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Lake Louise Street View When my home on an obscure street in small-town British Columbia made it to Google Street View last year, I realized it was only a matter of time until we would be “clicking” our way down the trails in the mountain parks.

Sure enough, Parks Canada and Google Maps Street View have just announced virtual tours of various sites and trails across Canada. A number of trails are already online, which allows you to “hike” to a variety of natural wonders without leaving your office chair.

The screen capture to the left is the Lake Louise Lakeshore Trail on Google Street View.

The technology is an offshoot of the ubiquitous Google Street View vehicles that have been providing metre-by-metre, 360-degree coverage of most every highway, street, city and village in the western world. Now a scaled-down version of the original vehicle-mounted panoramic camera, the Trekker, has been attached to a backpack to photograph some of Parks Canada’s popular hiking trails.


A hired hiker sports a Google Street View “Trekker” camera atop Waterton Park’s Bear’s Hump. Photo courtesy of Parks Canada.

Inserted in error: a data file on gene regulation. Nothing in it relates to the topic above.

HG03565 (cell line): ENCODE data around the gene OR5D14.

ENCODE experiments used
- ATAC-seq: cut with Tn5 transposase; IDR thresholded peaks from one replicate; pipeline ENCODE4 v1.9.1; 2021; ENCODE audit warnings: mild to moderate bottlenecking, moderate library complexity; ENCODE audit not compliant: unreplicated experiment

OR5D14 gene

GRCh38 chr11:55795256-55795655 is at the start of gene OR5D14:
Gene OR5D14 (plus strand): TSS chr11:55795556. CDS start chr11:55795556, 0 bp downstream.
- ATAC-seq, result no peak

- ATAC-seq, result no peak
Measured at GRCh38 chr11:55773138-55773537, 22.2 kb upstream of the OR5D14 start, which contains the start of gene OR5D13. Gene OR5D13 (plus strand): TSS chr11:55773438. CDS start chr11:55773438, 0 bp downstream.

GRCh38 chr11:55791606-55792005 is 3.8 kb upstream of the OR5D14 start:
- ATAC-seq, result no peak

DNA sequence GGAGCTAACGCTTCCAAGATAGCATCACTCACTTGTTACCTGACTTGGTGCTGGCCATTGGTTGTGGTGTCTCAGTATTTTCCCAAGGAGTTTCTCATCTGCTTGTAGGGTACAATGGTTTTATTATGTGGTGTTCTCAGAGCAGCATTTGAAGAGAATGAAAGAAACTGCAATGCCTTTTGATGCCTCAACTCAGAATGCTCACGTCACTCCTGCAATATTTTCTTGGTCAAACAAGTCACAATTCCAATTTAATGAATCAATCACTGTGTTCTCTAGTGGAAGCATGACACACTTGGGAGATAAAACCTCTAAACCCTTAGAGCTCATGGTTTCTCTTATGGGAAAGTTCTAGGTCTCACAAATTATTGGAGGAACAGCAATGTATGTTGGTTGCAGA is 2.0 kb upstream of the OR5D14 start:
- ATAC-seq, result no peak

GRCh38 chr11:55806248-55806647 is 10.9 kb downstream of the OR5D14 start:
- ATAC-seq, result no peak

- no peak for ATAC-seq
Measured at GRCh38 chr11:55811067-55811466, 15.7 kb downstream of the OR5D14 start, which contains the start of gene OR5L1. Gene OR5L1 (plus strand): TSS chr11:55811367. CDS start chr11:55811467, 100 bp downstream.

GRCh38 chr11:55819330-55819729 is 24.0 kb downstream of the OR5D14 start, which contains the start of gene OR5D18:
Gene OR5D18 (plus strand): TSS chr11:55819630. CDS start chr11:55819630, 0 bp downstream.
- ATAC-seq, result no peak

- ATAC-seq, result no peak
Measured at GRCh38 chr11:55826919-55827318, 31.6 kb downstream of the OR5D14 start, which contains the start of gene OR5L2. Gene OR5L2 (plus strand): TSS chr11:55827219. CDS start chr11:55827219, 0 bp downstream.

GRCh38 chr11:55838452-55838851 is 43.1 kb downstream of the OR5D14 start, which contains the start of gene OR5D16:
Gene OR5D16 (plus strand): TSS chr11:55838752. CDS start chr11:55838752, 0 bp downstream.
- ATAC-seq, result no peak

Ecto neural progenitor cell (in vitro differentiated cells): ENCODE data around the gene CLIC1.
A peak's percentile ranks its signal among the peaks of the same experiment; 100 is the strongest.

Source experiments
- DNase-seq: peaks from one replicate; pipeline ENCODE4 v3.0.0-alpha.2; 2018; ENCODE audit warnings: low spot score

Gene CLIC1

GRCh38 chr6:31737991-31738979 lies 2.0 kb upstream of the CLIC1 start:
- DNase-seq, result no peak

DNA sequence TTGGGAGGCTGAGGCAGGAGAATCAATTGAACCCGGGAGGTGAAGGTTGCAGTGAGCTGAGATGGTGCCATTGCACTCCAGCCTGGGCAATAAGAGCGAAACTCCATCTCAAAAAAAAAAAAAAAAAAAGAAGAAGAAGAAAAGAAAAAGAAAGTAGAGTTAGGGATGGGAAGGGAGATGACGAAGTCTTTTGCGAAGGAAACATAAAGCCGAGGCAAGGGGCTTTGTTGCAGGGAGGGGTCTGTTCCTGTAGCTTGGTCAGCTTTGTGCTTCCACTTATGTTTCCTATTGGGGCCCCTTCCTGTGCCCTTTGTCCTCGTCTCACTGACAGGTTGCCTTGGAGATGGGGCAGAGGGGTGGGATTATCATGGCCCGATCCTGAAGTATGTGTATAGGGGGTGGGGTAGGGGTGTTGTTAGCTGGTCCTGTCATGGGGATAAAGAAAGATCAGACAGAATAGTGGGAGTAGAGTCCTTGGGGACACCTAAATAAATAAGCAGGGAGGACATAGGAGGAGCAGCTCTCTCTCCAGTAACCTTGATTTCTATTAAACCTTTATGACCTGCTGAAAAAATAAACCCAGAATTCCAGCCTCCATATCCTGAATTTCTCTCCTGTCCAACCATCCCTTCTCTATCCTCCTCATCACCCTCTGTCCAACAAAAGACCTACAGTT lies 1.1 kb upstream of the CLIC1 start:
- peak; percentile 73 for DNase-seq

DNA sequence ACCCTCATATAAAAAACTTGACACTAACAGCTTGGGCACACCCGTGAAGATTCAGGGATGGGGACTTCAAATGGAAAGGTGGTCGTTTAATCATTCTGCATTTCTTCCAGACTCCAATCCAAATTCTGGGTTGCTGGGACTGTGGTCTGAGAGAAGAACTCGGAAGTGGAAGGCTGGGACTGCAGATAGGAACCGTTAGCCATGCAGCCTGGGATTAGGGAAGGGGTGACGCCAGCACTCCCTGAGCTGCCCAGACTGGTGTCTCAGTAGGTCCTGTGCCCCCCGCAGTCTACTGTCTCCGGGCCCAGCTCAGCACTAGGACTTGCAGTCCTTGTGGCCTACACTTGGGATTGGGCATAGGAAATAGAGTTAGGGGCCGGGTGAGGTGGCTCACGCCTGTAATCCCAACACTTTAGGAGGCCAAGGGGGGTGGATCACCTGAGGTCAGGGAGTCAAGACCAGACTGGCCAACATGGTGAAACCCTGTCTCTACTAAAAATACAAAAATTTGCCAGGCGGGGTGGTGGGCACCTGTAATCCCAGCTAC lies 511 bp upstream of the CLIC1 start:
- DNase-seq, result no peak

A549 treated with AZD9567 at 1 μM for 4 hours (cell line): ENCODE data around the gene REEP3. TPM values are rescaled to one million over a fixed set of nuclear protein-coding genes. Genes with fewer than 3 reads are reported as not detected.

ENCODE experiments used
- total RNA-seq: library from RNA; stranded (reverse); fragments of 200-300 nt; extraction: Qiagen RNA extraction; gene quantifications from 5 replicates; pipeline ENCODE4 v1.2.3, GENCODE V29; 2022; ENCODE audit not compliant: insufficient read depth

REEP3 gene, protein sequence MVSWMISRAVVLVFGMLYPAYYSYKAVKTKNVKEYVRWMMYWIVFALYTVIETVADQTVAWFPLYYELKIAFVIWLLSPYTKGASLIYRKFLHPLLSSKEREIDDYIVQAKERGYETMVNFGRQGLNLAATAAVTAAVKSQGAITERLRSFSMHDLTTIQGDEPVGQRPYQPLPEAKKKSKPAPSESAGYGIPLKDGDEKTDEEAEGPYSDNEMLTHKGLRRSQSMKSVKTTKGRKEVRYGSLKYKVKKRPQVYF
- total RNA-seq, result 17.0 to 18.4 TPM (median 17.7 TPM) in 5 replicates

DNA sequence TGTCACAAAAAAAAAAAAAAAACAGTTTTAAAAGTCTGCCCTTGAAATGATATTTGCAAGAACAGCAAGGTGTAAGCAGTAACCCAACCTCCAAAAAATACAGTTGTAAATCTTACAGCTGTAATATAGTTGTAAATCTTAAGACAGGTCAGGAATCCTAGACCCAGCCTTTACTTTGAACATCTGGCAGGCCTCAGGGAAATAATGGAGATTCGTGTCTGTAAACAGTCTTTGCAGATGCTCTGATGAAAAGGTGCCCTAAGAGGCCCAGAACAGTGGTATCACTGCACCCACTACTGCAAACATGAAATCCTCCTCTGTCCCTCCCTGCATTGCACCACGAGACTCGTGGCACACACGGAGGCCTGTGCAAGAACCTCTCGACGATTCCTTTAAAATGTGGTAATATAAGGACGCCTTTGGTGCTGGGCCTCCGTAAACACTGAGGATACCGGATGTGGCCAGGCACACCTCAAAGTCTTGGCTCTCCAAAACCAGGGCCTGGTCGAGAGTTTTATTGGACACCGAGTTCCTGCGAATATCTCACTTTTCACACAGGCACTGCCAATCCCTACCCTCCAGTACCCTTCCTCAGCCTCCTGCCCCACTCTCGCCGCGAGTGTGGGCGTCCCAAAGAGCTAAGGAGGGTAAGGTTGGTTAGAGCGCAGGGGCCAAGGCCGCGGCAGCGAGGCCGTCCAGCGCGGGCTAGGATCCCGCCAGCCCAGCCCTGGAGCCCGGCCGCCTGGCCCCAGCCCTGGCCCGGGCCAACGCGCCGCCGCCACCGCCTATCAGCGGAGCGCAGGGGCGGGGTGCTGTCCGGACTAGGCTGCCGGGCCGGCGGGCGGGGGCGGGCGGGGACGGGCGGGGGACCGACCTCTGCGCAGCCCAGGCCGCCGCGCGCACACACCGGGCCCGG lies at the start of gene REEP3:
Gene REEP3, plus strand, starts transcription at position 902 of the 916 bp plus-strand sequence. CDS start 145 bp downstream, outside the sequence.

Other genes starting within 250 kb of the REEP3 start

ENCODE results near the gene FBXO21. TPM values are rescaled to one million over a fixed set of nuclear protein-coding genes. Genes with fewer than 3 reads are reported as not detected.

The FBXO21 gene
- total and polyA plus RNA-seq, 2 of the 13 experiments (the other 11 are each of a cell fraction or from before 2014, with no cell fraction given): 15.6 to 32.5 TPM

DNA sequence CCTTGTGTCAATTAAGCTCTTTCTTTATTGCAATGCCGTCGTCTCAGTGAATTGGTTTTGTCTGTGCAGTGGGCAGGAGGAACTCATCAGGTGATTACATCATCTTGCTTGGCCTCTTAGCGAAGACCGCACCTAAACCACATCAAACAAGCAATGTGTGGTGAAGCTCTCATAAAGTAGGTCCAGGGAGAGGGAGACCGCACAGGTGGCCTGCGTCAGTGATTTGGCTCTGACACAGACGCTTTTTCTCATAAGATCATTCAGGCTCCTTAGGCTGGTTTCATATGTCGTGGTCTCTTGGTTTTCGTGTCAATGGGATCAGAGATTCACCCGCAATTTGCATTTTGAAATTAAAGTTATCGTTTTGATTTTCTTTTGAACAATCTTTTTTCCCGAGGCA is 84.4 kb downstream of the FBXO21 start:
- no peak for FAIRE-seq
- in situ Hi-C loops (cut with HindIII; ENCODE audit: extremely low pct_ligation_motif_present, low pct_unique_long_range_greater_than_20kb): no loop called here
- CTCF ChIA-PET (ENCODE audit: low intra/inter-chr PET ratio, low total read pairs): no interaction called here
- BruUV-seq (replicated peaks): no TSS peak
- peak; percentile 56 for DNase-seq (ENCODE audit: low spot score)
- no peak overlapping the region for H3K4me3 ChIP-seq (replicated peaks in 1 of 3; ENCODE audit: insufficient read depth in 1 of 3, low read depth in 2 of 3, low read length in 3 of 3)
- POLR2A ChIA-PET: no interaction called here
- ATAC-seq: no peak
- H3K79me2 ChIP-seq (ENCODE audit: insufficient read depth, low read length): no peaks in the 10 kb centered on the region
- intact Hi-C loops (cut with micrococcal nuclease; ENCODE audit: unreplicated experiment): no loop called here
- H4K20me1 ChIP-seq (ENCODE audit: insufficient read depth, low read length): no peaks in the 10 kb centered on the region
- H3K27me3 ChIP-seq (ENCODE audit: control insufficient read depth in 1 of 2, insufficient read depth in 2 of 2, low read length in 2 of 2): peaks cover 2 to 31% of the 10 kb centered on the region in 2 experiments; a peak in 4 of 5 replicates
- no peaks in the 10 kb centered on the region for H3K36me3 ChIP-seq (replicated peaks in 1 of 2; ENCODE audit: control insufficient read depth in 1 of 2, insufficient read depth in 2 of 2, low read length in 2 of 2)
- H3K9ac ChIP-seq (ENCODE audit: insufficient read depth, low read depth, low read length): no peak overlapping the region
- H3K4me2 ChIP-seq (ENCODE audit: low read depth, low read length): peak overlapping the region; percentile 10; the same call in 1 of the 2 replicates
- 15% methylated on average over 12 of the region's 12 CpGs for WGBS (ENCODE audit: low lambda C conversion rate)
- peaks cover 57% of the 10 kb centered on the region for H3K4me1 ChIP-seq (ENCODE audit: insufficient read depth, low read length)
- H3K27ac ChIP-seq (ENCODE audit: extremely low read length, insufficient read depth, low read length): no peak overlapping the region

The cooperative project with Parks Canada appears to be the most ambitious use of the Trekker technology since it was launched on the Grand Canyon’s Bright Angel-South Kaibab trails in 2012-13.

The task of photographing Canada’s mountain park trails began last summer and is scheduled to continue through next summer. At present, a number of short trails have been photographed throughout the mountain parks along with several historic sites across Canada.

My own experience with Street View trails has been mixed. On the positive side, the Google Trekker seems to have encountered fewer people on these popular trails than I usually do (just a few blurred-out faces peering at the strange, orb-shaped camera as it passes by). However, I’m sure I could literally hike Johnston Canyon faster than I did virtually on Street View (maybe that’s because I’m a clumsy clicker or my computer is slow to focus on the next stretch of trail).

I also found that flat, open trails work better than steep, switchbacking ones (Tunnel Mountain drove me crazy). And you should follow the same rules for Street View hiking as we suggest for the real thing—stop frequently and use the 360-degree pan feature to take in your surroundings.

Parks Canada also has a site devoted to these new Street View trails, and you can use their map to access all the posted routes as well as new ones as they are added next year. Explore Canada’s natural and historic treasures with Street View… In addition to Lake Louise lakeshore (see link above), Banff’s Johnston Canyon and Yoho’s Emerald Lake work fairly well.

Meanwhile, it will be interesting to see where Parks Canada and Google Street View go with their cameras next summer.